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  • People with type 2 diabetes had a higher risk of developing colorectal cancer, according to a new study.
  • The study included mostly African Americans with low socioeconomic status.
  • In the U.S., Black adults have higher rates of both type 2 diabetes and colorectal cancer.

People diagnosed with type 2 diabetes have a higher risk of colorectal cancer, according to a new study that consisted mostly of Black adults in the United States with low socioeconomic status.

Of the over 54,000 participants, those with a diabetes diagnosis were 47% more likely to develop colorectal cancer, compared to those without diabetes.

This study has “real implications for African Americans, who already have very high incidence of colorectal cancer, absent diabetes,” said Dr. June M. McKoy, professor of Medicine, Preventive Medicine and Medical Education at Northwestern University Feinberg School of Medicine.

Black adults in the United States have higher rates of both colorectal cancer and diabetes, compared to white people and Hispanics/Latinos, according to the Centers for Disease Control and Prevention.

In the new study, the risk of colorectal cancer was even higher in certain participants with diabetes:

  • Those who had not undergone colonoscopy screening had more than double the risk of colorectal cancer than those without diabetes
  • Those with a history of smoking had a 62% greater risk of colorectal cancer compared to those without diabetes
  • Those with a recent diabetes diagnosis (within the previous 5 years) were two-and-a-half times more likely to develop colorectal cancer than those with an earlier diabetes diagnosis (5 to 10 years earlier)

The results highlight the importance of colorectal cancer screening in identifying cancer in people at higher risk, the researchers wrote November 14 in JAMA Network Open.

This includes screening that occurs as a result of being diagnosed with diabetes.

“Increased interactions with the health care system following a diabetes diagnosis, including increased referrals to [colorectal cancer] screening, may be important for mitigating the harm of diabetes-related metabolic dysfunction, particularly in early diabetes, on [colorectal cancer] risk,” the researchers wrote.

McKoy said the link between diabetes and colorectal cancer is thought to be due to elevated blood glucose (sugar) in people with diabetes, which supports the growth of tumor cells.

“In addition, elevated insulin [in the blood in diabetes] helps to drive glucose into tumor cells, and actually helps to activate the growth of these tumors,” she told Healthline.

“In essence, the high levels of insulin and sugar create an environment in the colon that allows cancer to grow more easily,” she said.

In the new study, researchers used data from 54,597 people taking part in the U.S.-based Southern Community Cohort Study who were recruited from 2002 to 2009.

Participants completed three follow-up surveys by 2018, during which they reported whether they had received a diabetes diagnosis from a doctor.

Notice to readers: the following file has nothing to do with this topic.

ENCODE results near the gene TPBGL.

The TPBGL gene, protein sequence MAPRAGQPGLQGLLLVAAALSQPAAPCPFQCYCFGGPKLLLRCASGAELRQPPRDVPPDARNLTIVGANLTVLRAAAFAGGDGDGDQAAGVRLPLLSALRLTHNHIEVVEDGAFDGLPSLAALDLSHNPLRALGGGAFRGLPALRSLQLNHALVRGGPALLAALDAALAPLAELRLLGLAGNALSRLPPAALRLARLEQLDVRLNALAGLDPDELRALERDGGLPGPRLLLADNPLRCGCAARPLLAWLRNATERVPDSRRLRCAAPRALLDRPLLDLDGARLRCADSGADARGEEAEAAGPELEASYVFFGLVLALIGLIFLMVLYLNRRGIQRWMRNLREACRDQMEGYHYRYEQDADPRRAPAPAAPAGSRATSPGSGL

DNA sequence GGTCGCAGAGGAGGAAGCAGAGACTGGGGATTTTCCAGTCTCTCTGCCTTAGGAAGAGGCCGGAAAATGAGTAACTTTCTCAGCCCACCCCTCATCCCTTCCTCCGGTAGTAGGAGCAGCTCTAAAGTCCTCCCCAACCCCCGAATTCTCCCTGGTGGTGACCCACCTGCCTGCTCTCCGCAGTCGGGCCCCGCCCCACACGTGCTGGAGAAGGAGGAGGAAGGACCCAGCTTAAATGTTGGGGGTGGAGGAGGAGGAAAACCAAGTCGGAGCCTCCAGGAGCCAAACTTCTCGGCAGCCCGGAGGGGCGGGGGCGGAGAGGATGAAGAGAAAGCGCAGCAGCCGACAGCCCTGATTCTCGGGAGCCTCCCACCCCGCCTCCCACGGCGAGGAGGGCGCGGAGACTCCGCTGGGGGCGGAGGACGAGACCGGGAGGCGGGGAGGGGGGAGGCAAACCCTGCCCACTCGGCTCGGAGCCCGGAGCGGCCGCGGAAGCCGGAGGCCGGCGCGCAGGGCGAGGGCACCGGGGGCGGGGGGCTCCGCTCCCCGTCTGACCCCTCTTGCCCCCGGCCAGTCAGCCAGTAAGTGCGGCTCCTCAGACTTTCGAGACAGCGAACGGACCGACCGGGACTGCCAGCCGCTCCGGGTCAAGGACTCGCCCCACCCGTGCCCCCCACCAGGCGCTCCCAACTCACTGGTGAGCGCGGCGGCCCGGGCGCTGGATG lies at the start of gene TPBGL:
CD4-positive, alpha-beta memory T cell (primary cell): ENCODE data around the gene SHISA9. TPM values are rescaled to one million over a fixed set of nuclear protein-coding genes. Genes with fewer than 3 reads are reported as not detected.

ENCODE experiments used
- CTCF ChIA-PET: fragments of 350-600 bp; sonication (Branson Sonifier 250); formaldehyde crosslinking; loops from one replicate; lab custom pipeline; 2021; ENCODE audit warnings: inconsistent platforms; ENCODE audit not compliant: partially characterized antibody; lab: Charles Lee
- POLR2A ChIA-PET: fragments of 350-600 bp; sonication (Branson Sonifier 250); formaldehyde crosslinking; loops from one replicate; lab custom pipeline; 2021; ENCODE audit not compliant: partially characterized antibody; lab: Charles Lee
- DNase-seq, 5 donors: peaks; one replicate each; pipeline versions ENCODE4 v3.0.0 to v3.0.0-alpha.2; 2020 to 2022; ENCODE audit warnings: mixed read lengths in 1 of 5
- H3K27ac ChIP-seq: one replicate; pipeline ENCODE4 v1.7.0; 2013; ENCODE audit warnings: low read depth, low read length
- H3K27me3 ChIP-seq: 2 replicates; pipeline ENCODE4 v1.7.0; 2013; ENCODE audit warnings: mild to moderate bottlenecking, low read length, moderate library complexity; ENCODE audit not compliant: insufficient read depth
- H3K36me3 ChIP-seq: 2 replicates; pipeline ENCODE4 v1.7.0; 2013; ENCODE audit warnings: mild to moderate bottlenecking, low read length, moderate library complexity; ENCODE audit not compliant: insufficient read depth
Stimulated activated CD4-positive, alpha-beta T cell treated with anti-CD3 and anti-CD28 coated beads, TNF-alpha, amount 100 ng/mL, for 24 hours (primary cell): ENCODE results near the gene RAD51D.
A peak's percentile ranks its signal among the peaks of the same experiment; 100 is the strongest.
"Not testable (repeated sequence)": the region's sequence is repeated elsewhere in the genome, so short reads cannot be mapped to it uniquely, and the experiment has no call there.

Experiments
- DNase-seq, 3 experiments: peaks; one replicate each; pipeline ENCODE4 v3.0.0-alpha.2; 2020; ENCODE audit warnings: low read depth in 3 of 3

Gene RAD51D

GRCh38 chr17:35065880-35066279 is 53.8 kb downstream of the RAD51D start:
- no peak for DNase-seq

Two-thirds of participants were Black and more than half had an annual income of less than $15,000. The average age of people in the study, at time of enrollment, was 51 years and almost two-thirds were female.

Researchers found that body mass index (BMI) did not change the link between diabetes and colorectal cancer, which is consistent with previous research.

One limitation of the study is that researchers relied on people to report whether they had a diabetes diagnosis rather than using medical records or a separate blood test.

Another limitation of the study — and diabetes research in general, said the researchers — is that some participants may have had undiagnosed diabetes, which may have affected the results.

This is particularly relevant to this study, because some research has found that people with low socioeconomic status are more likely to have undiagnosed diabetes.

McKoy said African Americans have traditionally lacked access to healthcare, including early interventions and newer diabetes testing equipment.

She recommends that African Americans diagnosed with diabetes talk to their doctor or diabetes educator about the importance of managing their blood glucose levels and the impact of diabetes on colorectal cancer.

In addition, she said African American patients with diabetes should get a screening colonoscopy starting at age 45 and, if the first scan is normal, every 10 years afterward.

This is also the standard recommendation for people without diabetes. People with an increased risk, such as a strong family history of colorectal cancer, might need to start colorectal screening earlier than age 45.

If there are pre-cancerous polyps, people should be screened every 3 to 5 years afterward, or as advised by their gastroenterologist and/or their primary care physician, said McKoy.

Regular screening and early intervention can improve a person’s outcomes.

“Colon cancer grows from small grape-like structures called polyps,” said McKoy, “and if pre-cancerous polyps are found early during screening colonoscopy and removed, they will not grow into cancer.”

In a study that consisted mostly of African Americans with low socioeconomic status, people with a diagnosis of type 2 diabetes had a higher risk of developing colorectal cancer, compared to those without diabetes.

Some people with diabetes had an even higher risk, including those who had not undergone a screening colonoscopy, a history of smoking, or with a recent diabetes diagnosis.

Experts recommend that people with diabetes manage their blood glucose levels, because elevated blood glucose may drive the growth of cancer cells. Regular colorectal screening is also recommended starting at age 45, or earlier for those at higher risk.